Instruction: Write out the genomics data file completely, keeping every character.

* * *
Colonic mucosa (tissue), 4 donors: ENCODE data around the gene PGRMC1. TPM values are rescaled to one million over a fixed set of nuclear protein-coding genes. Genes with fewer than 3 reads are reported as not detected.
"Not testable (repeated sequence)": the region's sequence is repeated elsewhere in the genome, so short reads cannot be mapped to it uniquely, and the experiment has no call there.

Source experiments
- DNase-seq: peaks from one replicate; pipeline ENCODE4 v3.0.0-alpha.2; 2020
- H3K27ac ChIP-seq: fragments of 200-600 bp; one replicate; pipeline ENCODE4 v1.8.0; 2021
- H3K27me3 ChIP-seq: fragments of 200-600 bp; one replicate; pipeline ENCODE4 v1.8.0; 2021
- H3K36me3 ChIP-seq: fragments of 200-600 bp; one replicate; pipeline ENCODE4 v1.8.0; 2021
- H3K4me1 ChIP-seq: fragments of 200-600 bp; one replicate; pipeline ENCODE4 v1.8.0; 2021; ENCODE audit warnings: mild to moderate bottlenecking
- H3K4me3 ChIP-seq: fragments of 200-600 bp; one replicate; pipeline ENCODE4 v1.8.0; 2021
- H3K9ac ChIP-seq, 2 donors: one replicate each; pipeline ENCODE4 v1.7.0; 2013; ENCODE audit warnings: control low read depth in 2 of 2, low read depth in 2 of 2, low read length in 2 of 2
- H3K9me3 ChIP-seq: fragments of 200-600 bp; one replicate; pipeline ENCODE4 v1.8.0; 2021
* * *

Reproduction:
Colonic mucosa (tissue), 4 donors: ENCODE data around the gene PGRMC1. TPM values are rescaled to one million over a fixed set of nuclear protein-coding genes. Genes with fewer than 3 reads are reported as not detected.
"Not testable (repeated sequence)": the region's sequence is repeated elsewhere in the genome, so short reads cannot be mapped to it uniquely, and the experiment has no call there.

Source experiments
- DNase-seq: peaks from one replicate; pipeline ENCODE4 v3.0.0-alpha.2; 2020
- H3K27ac ChIP-seq: fragments of 200-600 bp; one replicate; pipeline ENCODE4 v1.8.0; 2021
- H3K27me3 ChIP-seq: fragments of 200-600 bp; one replicate; pipeline ENCODE4 v1.8.0; 2021
- H3K36me3 ChIP-seq: fragments of 200-600 bp; one replicate; pipeline ENCODE4 v1.8.0; 2021
- H3K4me1 ChIP-seq: fragments of 200-600 bp; one replicate; pipeline ENCODE4 v1.8.0; 2021; ENCODE audit warnings: mild to moderate bottlenecking
- H3K4me3 ChIP-seq: fragments of 200-600 bp; one replicate; pipeline ENCODE4 v1.8.0; 2021
- H3K9ac ChIP-seq, 2 donors: one replicate each; pipeline ENCODE4 v1.7.0; 2013; ENCODE audit warnings: control low read depth in 2 of 2, low read depth in 2 of 2, low read length in 2 of 2
- H3K9me3 ChIP-seq: fragments of 200-600 bp; one replicate; pipeline ENCODE4 v1.8.0; 2021